Glomerulonephritis: Inflammation of the kidney corpuscles

Glomerulonephritis: Inflammation of the kidney corpuscles

A good one million renal corpuscles (glomeruli) in each kidney are responsible for filtering around 180 litres of primary urine from the litre of blood that flows through them every minute every day, from which almost 2 litres of final urine, including metabolic waste products, are concentrated. In addition to detoxification, the kidneys are essential for regulating water and salt balance, blood pressure regulation, formation of red blood cells and bone metabolism. Inflammatory processes can massively impair the entire kidney function.

What is glomerulonephritis?

Glomerulonephritis is an inflammation of the kidney tissue that affects both kidneys. It initially involves the kidney corpuscles but can then spread to the rest of the kidney tissue. It can be brief and severe (acute glomerulonephritis), rapidly progressing (rapidly progressive), or slow and insidious (chronic glomerulonephritis).

The immune system is usually involved. It is suspected that the constant contact of the vascular clusters in the kidney corpuscles with the pollutants in the blood leads to an inflammatory reaction. Why this is the case in some people and not in others is largely still being determined. However, scientists assume that hereditary factors play a role.


What forms are there?

Due to the many forms of inflammation, the disease is very diverse and can only be assessed by a kidney specialist. It is essential to distinguish the forms from one another because they progress, are treated differently, and differ in terms of their prognosis. The classification can be made based on the symptoms, the causes, the mechanism of formation and the type of tissue changes; the technical designation of the individual forms usually depends on the course and location of the primary damage (e.g. extra capillary or membranous glomerulonephritis).

  • One criterion is how the immune system is involved. In a large group, immune complexes are formed, that is, combinations of antigens and antibodies. These can arise due to other diseases (e.g. after a sore throat with streptococci) due to antibodies formed against bacterial antigens, which initially circulate in the blood and then deposit on various parts of the kidney corpuscles and damage them. In other forms, the organism forms autoantibodies against the inner layer of the kidney corpuscles deposited there. However, other immune system cells (e.g., T-cells and complements) can also trigger inflammatory reactions.
  • Another distinguishing feature is whether the inflammation initially only affects the kidneys ( primary form ) or occurs as part of systemic diseases that also affect other organs (e.g. the connective tissue in collagenosis or the lungs in Goodpasture’s syndrome), cancer, infections or in certain drugs ( secondary form ).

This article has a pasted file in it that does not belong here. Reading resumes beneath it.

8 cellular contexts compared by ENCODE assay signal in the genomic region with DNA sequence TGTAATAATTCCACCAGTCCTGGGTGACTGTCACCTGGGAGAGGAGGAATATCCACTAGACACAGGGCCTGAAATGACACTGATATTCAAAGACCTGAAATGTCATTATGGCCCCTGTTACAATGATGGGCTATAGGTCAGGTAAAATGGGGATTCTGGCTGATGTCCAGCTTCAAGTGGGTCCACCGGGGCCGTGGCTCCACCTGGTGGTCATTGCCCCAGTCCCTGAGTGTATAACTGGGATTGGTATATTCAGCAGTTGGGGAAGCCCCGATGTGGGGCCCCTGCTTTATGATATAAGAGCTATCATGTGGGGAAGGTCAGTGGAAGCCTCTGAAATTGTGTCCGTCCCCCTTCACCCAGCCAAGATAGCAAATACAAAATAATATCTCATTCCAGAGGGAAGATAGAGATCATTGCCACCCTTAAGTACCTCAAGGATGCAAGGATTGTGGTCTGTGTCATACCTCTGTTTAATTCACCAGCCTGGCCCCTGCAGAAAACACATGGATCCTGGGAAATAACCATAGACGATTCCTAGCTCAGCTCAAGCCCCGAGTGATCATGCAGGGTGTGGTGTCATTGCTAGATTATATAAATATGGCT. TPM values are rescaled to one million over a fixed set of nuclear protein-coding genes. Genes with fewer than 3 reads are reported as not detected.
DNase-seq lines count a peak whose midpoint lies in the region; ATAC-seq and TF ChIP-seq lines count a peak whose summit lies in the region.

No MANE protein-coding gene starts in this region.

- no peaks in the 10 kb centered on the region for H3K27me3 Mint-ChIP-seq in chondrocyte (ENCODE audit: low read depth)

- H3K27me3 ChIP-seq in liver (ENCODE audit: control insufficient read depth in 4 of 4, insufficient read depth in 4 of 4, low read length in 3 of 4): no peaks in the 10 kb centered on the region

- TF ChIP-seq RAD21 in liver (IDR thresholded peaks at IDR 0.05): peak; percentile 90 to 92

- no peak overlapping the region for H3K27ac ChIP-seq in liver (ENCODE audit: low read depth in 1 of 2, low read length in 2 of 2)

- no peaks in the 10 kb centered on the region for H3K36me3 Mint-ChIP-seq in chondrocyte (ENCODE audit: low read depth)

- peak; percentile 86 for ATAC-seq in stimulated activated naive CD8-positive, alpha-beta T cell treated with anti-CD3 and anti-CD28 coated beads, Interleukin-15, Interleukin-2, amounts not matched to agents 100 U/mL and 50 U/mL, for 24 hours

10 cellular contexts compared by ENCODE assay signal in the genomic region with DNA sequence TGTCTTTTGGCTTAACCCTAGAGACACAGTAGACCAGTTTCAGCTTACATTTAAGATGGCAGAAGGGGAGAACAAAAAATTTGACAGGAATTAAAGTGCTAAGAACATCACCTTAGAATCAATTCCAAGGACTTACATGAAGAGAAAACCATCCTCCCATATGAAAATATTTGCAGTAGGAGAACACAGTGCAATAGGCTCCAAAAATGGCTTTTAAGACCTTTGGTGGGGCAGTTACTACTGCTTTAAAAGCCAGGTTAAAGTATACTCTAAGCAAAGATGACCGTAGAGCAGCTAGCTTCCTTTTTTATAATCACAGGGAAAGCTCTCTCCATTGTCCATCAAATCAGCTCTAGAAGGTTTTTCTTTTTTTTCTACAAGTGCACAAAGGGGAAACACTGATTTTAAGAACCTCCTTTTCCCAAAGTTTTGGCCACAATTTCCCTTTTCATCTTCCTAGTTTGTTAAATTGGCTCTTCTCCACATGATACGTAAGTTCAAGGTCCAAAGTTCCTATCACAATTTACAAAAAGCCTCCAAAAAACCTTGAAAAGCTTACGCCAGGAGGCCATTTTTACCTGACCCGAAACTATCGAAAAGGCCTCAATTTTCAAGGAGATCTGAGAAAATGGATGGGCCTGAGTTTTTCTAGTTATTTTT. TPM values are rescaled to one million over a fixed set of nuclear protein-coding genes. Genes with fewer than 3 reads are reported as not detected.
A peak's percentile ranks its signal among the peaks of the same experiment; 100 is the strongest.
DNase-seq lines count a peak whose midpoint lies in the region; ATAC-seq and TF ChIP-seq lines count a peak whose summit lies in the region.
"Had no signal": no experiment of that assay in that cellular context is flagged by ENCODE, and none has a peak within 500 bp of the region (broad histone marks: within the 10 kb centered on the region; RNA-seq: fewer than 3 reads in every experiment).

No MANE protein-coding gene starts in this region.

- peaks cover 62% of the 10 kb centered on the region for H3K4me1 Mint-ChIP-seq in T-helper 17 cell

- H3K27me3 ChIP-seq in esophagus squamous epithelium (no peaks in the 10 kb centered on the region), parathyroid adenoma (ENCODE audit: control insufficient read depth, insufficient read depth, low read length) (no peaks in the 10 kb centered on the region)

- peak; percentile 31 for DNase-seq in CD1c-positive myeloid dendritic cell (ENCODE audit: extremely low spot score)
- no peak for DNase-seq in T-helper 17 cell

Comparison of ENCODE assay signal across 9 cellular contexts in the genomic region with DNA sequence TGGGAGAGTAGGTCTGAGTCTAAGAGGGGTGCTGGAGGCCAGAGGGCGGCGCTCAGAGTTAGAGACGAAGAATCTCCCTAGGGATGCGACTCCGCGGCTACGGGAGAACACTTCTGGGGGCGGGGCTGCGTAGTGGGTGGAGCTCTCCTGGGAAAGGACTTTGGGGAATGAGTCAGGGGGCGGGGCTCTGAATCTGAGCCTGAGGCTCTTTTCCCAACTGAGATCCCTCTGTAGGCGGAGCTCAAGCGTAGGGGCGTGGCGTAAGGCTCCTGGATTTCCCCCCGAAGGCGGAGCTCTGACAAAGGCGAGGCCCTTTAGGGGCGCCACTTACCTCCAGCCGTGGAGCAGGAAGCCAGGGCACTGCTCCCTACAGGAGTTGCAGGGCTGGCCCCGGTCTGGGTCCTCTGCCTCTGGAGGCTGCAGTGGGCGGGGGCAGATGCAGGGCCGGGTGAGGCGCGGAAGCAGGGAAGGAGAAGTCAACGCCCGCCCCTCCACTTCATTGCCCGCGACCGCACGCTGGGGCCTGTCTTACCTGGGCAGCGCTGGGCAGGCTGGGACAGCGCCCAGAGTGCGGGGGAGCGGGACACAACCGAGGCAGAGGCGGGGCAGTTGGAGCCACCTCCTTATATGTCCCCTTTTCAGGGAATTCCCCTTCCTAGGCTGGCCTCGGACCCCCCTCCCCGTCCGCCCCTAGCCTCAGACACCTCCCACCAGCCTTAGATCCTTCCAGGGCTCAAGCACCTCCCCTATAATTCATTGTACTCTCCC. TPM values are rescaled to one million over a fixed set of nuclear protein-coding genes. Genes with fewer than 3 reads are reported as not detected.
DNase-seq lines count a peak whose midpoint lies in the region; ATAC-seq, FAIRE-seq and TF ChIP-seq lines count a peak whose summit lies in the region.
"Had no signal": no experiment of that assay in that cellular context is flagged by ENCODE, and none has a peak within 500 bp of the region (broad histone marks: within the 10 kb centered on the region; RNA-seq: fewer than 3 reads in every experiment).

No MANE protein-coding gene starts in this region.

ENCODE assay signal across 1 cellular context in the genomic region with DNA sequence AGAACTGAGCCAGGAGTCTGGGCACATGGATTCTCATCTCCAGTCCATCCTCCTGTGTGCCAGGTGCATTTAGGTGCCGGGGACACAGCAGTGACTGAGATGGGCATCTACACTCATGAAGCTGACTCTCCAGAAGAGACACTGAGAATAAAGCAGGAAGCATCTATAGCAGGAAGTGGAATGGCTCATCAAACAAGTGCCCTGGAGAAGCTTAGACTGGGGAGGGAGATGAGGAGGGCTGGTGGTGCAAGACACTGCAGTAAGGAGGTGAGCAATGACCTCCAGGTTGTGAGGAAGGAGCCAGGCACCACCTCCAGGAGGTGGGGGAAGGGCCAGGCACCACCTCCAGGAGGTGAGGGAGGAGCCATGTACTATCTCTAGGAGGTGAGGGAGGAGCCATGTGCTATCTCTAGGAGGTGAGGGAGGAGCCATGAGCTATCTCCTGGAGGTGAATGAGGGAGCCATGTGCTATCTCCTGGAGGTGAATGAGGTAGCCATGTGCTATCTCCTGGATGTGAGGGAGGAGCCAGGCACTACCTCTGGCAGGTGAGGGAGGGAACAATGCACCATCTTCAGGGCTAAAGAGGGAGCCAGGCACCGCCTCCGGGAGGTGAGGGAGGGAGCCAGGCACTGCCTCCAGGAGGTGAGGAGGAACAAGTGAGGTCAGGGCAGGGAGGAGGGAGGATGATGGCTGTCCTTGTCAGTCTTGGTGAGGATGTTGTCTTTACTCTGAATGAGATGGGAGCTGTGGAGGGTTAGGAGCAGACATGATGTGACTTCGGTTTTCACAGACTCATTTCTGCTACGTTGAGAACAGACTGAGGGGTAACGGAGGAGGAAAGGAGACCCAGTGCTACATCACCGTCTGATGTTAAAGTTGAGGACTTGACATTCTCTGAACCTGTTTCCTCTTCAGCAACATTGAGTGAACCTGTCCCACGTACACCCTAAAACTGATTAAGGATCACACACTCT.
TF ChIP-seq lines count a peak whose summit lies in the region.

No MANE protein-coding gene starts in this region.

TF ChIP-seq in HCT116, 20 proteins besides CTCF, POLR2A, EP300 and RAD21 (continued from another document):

Symptoms and Diagnosis

Whether, how and when the disease manifests itself depends on the type of inflammation. In many cases, those affected do not feel any symptoms at all for a long time, even though the damage to the kidneys is already taking place. Later, the symptoms of progressive kidney failure appear, such as a drop in performance and feeling unwell, loss of appetite, water retention, cardiac arrhythmias and high blood pressure, but also nauseabad breathitching and yellowish skin discolouration.

Softening of the bones, increased susceptibility to infections, anaemia, impaired concentration and headaches can all occur. Some patients also complain of kidney pain. Blood, protein and so-called urinary casts can be detected in the urine, and altered kidney values ​​(creatinine) can be seen in the blood. Further examinations include an ultrasound of the kidneys and kidney function tests.

To diagnose and assign the type of inflammation, taking tissue samples from the kidneys is ultimately necessary. To make the diagnosis as early as possible and start therapy, it is essential to carry out urine tests in potential risk groups. A urine test should be carried out 1-3 weeks after a sore throat with streptococci. Even with systemic diseases that can lead to secondary G., blood and protein in the urine should be searched for at regular intervals.


therapy and treatment

Therapy depends on the type of inflammation. If there is an underlying disease, this is treated, e.g. tonsillitis, with antibiotics. Otherwise, antihypertensive drugs, such as cortisone and immunosuppressants, are available. Depending on the extent of the kidney failure, the person affected may have to undergo “blood washing” (dialysis) and change their diet and fluid intake.

The course varies from forms with spontaneous recovery to those with no consequences if treated early to forms in which kidney failure requiring dialysis occurs within five years or even a few months.



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